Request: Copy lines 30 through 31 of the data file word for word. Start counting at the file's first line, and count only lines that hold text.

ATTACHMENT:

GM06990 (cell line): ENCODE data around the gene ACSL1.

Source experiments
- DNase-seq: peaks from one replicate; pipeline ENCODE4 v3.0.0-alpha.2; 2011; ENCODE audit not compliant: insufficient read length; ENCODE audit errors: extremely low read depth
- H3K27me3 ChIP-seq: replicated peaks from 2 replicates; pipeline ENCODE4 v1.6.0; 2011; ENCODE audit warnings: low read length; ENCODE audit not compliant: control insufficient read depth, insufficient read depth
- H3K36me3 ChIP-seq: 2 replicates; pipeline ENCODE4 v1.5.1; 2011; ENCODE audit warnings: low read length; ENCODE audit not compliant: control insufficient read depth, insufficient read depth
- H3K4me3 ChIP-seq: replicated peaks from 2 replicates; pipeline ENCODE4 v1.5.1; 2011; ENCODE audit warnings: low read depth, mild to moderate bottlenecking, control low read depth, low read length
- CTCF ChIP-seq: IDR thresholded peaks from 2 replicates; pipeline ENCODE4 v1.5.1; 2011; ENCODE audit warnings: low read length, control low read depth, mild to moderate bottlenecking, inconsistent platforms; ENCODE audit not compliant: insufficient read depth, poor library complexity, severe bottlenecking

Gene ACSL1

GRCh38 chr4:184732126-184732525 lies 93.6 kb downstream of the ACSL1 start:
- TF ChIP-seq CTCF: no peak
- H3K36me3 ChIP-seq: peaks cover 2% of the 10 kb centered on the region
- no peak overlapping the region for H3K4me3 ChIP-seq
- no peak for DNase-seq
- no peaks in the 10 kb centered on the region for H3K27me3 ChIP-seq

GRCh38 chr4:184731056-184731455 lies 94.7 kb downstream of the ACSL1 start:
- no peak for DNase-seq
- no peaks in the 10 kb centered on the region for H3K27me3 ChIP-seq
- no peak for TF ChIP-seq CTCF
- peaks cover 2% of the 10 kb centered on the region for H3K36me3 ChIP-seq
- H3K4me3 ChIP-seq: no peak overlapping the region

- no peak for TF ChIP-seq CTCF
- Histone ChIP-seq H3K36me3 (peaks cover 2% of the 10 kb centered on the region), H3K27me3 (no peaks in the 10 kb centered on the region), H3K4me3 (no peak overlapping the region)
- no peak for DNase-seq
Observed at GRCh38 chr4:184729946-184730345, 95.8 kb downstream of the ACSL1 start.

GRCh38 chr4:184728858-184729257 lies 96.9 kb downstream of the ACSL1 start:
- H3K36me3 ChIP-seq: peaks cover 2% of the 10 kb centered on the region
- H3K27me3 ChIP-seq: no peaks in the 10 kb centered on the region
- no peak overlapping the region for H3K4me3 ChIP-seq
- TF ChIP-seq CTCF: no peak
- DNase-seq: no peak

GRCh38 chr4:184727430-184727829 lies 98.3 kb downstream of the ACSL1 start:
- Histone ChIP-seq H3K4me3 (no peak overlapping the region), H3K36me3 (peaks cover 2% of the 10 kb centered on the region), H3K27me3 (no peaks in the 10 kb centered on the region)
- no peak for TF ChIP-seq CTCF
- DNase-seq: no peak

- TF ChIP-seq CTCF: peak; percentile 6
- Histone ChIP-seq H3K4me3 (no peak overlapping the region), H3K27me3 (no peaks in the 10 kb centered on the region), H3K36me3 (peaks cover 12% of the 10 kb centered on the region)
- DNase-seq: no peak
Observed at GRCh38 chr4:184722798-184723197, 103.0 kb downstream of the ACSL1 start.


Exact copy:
- DNase-seq: no peak

GRCh38 chr4:184727430-184727829 lies 98.3 kb downstream of the ACSL1 start: